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Welche Idee gefällt Ihnen am besten?
Welche Reise würden Sie am liebsten buchen?

Why would I use am besten in the first sentence and am liebsten in the second one? Is there any rule for their use?

  • 2
    Try and say "Wie begeht man am besten Selbstmord" vs. "Wie begeht man am liebsten Selbstmord" – tofro Jul 17 '16 at 17:44
  • Sorry i didnt get the example im not very good at deutsch . – N88 Jul 17 '16 at 22:04
  • N88, tofro only get's a notification that you replied to the comment if you use @tofro – Iris Jul 18 '16 at 7:57
  • @Iris Almost. Since tofro was the first one to comment, he should've gotten a notification. It's even possible that N88 did use the @-syntax but it was automatically removed by the system. Anyhow, in general your note is true and worth mentioning. – Em1 Jul 18 '16 at 13:51
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    @N88 "Am liebsten" can only be used for something you like (at least a bit) - So my suicide example does not work with it. It would, however, somewhat work with "am besten". – tofro Jul 18 '16 at 22:17
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This is really not that complex, provided we start at the core of it. Am besten is from the group: gut, besser, am besten. These describe quality:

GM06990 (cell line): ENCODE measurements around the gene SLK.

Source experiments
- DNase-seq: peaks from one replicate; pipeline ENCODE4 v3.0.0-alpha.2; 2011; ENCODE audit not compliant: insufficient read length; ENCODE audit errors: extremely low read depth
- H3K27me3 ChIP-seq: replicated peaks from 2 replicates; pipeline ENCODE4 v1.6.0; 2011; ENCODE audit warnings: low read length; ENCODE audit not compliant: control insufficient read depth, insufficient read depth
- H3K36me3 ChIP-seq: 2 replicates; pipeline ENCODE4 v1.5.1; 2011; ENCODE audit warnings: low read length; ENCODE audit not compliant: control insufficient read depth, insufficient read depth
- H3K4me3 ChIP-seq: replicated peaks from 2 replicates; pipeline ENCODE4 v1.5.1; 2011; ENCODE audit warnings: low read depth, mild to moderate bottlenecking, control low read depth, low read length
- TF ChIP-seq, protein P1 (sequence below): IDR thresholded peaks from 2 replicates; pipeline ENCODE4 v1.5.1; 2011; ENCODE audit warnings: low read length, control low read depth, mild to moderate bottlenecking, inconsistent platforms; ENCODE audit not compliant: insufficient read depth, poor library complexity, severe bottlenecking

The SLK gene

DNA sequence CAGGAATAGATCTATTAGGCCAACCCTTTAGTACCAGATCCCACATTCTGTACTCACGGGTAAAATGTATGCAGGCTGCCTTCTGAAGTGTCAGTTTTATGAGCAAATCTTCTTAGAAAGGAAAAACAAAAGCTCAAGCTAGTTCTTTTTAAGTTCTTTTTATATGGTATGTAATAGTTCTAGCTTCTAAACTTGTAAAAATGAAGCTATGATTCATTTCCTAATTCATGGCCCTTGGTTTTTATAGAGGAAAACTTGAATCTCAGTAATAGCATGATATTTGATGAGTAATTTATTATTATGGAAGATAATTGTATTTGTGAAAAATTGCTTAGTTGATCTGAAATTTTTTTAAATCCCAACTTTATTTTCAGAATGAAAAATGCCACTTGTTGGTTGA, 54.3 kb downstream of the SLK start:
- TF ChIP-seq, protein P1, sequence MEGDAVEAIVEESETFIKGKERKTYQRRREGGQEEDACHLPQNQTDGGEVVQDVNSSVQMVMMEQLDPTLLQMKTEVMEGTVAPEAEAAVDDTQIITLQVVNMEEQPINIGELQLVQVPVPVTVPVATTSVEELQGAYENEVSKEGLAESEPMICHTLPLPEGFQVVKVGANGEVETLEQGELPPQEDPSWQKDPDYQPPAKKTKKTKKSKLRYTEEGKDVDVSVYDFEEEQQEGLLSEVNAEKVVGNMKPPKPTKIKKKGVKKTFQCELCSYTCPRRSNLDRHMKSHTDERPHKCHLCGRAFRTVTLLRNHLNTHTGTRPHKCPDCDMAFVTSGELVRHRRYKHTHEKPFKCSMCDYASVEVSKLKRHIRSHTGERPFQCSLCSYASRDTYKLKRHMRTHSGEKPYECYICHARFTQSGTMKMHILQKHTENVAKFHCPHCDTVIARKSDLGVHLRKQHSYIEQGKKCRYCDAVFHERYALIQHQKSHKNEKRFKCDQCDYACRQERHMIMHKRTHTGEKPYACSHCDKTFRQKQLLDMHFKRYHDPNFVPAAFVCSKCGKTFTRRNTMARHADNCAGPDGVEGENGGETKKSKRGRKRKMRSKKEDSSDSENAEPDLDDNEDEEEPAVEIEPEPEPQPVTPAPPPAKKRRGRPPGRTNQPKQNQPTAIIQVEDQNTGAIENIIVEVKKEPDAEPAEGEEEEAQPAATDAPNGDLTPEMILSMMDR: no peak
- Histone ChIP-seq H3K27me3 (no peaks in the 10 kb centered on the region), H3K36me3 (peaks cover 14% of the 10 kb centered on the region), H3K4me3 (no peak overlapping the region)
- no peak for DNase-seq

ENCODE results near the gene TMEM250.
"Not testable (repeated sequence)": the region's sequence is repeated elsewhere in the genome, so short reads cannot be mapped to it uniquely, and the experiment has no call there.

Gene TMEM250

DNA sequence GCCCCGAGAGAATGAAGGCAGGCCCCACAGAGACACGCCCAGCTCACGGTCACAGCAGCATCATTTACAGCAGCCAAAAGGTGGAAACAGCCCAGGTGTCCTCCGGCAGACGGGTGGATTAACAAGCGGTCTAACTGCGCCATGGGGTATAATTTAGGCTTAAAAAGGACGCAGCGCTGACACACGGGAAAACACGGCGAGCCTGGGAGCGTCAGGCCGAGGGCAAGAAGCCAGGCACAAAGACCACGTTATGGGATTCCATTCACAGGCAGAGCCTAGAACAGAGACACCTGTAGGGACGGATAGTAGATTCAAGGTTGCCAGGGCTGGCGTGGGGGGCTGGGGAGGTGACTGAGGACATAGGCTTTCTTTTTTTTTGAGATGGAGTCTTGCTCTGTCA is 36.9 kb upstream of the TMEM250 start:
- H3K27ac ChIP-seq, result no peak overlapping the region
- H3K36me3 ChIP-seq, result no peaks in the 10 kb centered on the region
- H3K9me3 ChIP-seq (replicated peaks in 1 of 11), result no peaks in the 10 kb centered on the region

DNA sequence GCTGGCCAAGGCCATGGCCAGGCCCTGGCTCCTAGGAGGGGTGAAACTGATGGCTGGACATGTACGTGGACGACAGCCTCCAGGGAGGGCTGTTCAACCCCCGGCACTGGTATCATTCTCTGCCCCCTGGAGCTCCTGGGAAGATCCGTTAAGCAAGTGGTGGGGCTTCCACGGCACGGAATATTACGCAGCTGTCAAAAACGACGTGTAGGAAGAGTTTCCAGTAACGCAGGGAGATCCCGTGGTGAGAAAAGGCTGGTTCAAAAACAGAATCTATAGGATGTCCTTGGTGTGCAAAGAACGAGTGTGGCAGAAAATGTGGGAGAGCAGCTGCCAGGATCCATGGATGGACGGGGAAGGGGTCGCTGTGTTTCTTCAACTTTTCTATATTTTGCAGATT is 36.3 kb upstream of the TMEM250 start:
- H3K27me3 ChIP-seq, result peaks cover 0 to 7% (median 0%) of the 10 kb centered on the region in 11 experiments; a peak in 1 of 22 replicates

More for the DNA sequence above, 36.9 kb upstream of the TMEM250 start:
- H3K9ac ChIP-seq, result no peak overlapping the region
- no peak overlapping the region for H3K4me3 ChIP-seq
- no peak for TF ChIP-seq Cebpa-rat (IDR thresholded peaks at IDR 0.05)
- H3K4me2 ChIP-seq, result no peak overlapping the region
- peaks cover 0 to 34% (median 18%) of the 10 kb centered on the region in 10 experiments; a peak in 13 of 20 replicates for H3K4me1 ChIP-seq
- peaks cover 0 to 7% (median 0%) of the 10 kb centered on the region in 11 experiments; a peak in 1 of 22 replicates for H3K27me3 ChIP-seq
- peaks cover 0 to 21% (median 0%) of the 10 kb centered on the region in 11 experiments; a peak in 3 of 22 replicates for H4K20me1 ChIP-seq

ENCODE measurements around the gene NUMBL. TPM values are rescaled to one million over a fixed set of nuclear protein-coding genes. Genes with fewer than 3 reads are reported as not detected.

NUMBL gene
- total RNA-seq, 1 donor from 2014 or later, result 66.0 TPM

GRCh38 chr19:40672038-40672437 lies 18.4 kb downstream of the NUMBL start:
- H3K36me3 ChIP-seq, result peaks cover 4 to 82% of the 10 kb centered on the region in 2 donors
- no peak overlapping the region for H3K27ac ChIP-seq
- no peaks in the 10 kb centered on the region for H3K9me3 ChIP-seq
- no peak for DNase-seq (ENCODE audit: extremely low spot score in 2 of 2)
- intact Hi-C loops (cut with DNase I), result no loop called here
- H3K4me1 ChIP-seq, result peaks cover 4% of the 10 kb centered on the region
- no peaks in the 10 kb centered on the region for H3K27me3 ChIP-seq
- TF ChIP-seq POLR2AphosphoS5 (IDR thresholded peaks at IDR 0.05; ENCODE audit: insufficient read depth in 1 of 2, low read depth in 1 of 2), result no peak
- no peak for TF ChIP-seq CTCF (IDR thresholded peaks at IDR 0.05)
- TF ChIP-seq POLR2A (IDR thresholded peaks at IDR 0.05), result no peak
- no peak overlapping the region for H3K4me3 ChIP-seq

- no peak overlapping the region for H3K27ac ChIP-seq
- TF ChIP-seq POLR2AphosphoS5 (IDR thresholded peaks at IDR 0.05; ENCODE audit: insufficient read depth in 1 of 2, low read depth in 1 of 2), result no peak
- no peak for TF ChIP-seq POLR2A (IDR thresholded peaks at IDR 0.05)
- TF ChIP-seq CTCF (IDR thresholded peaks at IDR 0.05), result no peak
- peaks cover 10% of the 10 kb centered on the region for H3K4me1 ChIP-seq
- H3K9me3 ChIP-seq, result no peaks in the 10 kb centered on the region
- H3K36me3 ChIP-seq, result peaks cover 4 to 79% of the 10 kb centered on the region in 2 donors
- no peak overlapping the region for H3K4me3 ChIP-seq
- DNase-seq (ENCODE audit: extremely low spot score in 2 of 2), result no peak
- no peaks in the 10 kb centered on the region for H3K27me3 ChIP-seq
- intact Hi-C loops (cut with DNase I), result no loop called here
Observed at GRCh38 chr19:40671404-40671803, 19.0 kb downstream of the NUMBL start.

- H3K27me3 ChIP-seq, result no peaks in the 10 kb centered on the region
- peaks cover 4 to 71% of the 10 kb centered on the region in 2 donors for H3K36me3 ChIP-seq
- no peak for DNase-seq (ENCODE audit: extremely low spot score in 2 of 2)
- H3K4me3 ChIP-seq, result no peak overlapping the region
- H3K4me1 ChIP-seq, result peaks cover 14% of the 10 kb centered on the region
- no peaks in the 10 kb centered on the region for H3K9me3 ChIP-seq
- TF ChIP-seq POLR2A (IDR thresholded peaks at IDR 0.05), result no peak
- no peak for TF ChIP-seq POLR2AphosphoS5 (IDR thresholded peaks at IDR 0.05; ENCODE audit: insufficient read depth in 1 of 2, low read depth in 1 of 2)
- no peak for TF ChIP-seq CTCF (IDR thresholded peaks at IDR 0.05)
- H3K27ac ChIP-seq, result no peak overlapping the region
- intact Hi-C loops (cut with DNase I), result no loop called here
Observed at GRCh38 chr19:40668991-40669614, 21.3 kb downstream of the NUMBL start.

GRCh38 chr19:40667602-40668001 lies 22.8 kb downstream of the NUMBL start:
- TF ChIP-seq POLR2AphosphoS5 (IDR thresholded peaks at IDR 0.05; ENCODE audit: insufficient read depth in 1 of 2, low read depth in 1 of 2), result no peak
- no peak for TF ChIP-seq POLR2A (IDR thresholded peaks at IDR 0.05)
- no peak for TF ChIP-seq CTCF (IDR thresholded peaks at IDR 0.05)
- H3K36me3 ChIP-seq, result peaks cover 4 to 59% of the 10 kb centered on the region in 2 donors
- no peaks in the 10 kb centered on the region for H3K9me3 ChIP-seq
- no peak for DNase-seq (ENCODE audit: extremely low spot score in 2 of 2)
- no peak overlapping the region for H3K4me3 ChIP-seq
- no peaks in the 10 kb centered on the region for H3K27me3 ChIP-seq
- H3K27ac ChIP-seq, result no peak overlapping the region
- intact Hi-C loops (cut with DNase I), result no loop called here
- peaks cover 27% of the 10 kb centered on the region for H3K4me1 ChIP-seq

Gut, besser, am besten = well, better, best

Wo fischt man am besten? = where to fish best?

Welche Suppe schmeckt am besten? = which soup tastes best?

Am liebsten is from the group: gern, lieber, am liebsten. They describe something entirely different, namely, how gladly something is done!

Gern, lieber, am liebsten= gladly, more gladly, most gladly

Hence you could easily prefer fishing in a place that is not so good for fishing, because it is, for instance, tranquil:

Am besten fischt man hier, aber am liebsten gehe ich dort hin. Dort ist es viel ruhiger!

Similarly, someone's husband might cook better than someone else, but not quite as gladly:

Mein Mann kocht besser als mein Bruder, aber nicht so gern. Am liebsten mache ich es selbst.

You probably got curious, because you chose to use "gut gefallen" in your second example, which means "to like well". This contains "well", but expresses gladness, hence your confusion.

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